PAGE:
Maine has the natural resources necessary to produce all of its own sugar, but the state’s maple sugar industry is a long way from making that a reality, producers said on the 30th annual Maple Syrup Sunday.

“I think there’s an opportunity there,” said Kevin Brennan, a director of the Maine Maple Producers Association. “The market’s there. It would just take someone to explore it and pursue it.”

The arithmetic supports the idea that Maine could meet its own need for sugar.

Americans consume an average of 156 pounds of sugar each year, according to the U.S. Department of Agriculture, which would mean Mainers take in about 203 million pounds of the stuff, most of it hidden in soda and other processed foods.

Making 203 million pounds of granular maple sugar would take about 25 million gallons of maple syrup.

This is far more than the 360,000 gallons the state’s 1.47 million taps produce right now, Brennan said, but Maine’s sugar shack industry taps only about 1 percent of the maple trees available; and the number of maple trees in the state could be increased with wood lot management.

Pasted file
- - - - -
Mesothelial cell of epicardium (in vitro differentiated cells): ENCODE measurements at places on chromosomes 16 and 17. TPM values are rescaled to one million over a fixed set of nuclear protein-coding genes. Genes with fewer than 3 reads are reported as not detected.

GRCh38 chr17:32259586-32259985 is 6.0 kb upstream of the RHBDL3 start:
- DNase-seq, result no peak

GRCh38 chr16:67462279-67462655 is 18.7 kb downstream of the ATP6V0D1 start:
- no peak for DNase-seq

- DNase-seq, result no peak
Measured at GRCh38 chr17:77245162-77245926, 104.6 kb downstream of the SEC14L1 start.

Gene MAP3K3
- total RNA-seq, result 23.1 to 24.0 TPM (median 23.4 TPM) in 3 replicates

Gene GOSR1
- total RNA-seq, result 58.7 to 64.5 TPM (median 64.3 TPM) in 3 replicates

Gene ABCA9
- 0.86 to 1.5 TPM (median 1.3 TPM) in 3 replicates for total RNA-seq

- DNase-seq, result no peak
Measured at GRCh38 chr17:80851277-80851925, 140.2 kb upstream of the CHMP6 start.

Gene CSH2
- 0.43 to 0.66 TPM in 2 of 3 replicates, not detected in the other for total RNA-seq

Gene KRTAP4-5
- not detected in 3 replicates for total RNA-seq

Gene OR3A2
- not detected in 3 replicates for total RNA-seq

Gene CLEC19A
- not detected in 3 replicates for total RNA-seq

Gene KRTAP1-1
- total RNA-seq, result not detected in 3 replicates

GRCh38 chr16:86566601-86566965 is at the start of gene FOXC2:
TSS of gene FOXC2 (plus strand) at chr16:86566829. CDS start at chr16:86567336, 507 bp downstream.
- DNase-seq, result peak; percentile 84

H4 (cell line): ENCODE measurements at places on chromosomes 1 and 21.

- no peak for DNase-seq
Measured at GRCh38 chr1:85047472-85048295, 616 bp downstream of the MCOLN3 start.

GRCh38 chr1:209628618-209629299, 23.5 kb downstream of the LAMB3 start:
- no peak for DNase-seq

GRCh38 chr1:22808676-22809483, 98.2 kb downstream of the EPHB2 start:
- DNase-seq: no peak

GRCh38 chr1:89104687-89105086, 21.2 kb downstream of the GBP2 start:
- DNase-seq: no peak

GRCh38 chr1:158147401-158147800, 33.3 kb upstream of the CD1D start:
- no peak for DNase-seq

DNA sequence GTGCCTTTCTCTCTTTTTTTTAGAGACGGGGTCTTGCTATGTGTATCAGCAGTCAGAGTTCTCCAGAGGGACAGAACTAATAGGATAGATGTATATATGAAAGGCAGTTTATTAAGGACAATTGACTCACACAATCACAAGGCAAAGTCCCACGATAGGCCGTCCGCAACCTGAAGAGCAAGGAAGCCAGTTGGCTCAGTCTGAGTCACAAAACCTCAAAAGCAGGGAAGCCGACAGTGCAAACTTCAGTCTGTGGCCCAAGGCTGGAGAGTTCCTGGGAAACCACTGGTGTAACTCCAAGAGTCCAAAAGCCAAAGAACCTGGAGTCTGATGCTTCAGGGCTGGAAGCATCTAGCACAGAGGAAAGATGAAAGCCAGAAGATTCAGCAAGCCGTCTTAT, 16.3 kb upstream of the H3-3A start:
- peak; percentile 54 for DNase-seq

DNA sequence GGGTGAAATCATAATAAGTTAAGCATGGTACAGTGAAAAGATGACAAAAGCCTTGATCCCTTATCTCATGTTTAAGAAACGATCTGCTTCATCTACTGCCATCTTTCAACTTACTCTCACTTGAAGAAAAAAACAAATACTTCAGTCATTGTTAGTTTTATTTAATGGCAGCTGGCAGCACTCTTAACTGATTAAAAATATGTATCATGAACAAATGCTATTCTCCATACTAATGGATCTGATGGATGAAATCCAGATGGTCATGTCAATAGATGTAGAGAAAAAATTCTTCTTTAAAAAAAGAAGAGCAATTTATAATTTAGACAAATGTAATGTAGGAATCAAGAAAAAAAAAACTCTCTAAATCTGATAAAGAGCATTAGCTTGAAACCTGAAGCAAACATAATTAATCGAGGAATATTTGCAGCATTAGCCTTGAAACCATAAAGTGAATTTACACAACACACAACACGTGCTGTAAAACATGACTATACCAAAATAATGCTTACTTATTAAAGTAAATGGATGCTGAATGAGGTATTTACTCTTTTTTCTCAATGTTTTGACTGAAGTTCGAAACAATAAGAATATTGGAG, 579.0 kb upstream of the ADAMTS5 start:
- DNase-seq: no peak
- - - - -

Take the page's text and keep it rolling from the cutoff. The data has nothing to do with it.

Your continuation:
“I believe there is enough maple syrup in the state to do that,” Brennan said.

While it’s theoretically possible, there are some major obstacles to convincing consumers to give up the bags of white sugar found in most of their pantries.

Everyone is familiar with maple syrup, a burgeoning industry that, along with lobsters and blueberries, has become one of Maine’s calling cards. However, when it comes to maple sugar, a product that can be made by adjusting the temperature and stirring the raw syrup differently, awareness is much less universal.

“I didn’t know such a thing exists,” said Clair Pish, of Flemington, N.J., who was visiting local maple syrup producers in Skowhegan on Sunday.

Barbara Burum, of Skowhegan, said she has tried syrup on ice cream, but she’s never used maple sugar for cooking.

Even those who buy maple sugar aren’t using it as a regular replacement for their white sugar.